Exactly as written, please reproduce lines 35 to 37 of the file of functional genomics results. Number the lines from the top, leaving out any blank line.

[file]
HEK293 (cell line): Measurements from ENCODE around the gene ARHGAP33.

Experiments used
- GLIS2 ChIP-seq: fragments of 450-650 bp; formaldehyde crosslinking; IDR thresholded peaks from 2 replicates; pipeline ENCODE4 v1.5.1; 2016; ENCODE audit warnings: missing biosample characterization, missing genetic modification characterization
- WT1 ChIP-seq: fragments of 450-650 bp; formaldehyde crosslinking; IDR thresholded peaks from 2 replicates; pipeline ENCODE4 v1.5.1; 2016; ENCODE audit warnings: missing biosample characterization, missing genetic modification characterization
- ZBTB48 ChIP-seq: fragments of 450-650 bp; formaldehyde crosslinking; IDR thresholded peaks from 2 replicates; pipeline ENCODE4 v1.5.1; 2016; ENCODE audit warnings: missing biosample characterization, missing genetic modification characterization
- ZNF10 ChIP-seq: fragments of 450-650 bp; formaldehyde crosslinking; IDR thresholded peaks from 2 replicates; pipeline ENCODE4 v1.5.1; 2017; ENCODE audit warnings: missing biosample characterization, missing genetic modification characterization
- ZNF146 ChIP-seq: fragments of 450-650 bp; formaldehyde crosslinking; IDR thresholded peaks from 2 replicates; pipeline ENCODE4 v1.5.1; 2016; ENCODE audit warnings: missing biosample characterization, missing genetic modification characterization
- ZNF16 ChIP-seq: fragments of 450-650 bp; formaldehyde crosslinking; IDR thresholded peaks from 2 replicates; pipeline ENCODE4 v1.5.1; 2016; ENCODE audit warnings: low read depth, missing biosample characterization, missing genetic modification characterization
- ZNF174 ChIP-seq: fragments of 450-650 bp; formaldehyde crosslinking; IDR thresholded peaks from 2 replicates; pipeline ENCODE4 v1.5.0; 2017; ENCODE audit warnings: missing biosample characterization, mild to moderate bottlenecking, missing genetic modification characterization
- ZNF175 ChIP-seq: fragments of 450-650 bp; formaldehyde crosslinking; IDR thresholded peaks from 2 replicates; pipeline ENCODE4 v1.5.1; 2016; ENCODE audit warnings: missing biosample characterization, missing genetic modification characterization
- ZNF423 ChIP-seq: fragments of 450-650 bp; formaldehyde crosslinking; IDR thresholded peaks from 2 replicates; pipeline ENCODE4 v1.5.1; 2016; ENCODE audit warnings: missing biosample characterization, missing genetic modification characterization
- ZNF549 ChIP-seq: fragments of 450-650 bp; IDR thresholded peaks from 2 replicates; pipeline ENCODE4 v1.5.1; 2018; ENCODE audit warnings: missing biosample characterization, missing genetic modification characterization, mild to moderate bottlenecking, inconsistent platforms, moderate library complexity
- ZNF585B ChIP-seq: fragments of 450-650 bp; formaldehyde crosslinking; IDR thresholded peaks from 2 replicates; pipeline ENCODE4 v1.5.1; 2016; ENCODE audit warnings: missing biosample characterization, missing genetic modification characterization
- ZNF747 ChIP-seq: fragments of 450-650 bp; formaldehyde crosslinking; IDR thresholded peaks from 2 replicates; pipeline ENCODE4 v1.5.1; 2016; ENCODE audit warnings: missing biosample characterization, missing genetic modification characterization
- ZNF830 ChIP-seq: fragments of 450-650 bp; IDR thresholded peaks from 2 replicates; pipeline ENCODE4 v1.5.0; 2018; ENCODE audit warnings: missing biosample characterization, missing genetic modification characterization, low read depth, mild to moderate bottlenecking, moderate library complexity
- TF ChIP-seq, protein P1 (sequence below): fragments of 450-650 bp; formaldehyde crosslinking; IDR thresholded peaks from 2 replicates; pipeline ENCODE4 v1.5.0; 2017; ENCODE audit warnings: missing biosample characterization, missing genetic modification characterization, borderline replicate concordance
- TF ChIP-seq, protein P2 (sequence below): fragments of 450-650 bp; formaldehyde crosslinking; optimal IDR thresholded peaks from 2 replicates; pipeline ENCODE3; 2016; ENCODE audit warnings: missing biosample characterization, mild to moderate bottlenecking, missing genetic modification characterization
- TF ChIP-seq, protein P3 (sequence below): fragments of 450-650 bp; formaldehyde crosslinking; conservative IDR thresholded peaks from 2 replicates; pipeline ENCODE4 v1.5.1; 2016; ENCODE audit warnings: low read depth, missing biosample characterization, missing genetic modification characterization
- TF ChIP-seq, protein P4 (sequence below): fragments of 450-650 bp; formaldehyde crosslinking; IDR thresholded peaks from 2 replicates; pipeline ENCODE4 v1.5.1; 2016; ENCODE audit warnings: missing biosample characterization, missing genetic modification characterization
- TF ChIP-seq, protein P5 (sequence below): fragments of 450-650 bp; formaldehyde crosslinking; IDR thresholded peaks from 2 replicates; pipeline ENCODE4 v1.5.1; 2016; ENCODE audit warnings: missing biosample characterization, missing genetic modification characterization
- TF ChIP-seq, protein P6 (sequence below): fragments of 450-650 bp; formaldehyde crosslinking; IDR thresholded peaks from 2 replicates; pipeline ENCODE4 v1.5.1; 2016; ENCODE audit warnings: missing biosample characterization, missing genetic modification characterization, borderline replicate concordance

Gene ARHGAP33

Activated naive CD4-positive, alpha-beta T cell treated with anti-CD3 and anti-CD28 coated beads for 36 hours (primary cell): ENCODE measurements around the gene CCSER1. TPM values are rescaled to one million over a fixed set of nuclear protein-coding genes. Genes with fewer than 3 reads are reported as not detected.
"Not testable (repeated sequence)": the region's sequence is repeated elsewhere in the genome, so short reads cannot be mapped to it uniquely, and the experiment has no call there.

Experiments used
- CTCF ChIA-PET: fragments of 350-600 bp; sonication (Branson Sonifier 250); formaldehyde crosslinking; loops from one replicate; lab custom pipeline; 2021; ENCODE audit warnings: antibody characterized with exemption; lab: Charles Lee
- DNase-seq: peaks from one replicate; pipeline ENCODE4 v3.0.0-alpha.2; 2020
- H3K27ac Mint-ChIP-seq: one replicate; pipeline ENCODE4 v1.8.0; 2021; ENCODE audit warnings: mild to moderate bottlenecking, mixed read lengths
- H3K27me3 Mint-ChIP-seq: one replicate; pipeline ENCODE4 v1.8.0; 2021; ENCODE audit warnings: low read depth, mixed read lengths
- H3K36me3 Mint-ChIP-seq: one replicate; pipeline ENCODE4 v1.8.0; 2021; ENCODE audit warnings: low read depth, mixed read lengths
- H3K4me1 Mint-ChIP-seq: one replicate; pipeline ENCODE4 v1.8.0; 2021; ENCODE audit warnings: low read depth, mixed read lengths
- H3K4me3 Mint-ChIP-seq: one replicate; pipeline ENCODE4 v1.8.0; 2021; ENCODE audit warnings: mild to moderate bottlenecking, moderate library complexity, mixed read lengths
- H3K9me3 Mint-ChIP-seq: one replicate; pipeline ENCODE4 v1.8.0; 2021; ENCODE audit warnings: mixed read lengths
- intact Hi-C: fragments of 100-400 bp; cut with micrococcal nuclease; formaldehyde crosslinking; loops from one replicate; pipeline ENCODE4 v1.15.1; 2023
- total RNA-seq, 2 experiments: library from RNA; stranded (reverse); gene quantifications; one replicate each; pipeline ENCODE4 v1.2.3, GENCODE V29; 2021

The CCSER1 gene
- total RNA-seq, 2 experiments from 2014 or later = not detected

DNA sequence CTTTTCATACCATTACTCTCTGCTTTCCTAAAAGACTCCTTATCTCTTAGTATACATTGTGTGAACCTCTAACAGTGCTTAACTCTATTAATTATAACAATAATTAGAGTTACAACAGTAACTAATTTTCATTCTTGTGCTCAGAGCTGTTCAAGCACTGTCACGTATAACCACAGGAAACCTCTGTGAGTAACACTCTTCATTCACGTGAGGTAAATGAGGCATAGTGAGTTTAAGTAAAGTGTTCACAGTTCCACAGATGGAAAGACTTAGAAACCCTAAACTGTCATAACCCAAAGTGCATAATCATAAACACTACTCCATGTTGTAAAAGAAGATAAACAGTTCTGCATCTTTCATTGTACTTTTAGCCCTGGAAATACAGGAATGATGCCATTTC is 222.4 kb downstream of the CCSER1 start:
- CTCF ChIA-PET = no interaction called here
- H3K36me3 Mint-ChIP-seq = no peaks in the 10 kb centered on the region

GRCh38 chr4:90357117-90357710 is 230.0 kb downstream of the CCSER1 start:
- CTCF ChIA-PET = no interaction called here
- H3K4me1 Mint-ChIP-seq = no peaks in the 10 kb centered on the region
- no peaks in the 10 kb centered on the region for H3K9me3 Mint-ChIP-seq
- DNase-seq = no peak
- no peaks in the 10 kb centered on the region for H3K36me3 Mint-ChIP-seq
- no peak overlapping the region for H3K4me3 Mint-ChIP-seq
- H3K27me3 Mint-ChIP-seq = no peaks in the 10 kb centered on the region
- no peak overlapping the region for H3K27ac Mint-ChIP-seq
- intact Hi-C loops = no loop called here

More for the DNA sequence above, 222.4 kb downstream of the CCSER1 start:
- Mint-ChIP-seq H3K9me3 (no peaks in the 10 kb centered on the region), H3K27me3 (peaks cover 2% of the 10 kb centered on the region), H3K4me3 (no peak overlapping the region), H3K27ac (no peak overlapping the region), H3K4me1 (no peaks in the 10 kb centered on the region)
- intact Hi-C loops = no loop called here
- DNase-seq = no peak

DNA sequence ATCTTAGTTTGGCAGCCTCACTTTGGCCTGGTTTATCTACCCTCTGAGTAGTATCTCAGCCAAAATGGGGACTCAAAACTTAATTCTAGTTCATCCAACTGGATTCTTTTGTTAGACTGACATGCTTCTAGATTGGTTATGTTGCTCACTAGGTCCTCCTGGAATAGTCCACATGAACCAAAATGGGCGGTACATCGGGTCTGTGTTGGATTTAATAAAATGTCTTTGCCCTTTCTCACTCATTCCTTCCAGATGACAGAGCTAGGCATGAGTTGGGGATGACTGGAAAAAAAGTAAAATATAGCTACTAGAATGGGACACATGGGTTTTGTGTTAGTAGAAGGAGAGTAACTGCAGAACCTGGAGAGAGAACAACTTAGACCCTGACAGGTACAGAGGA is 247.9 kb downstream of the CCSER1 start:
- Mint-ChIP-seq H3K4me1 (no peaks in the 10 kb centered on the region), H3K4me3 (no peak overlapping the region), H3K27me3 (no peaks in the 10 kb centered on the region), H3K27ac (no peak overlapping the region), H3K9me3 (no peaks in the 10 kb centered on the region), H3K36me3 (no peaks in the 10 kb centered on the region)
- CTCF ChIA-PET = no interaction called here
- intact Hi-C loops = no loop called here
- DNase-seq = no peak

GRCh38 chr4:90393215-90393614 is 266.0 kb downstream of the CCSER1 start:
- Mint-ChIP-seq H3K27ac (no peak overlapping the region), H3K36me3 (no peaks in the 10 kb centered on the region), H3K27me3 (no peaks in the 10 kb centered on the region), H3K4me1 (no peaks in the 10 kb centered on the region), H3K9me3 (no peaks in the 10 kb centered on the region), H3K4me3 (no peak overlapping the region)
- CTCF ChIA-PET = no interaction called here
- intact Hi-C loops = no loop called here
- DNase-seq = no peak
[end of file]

- total RNA-seq, 2 experiments: library from RNA; stranded (reverse); gene quantifications; one replicate each; pipeline ENCODE4 v1.2.3, GENCODE V29; 2021

The CCSER1 gene
- total RNA-seq, 2 experiments from 2014 or later = not detected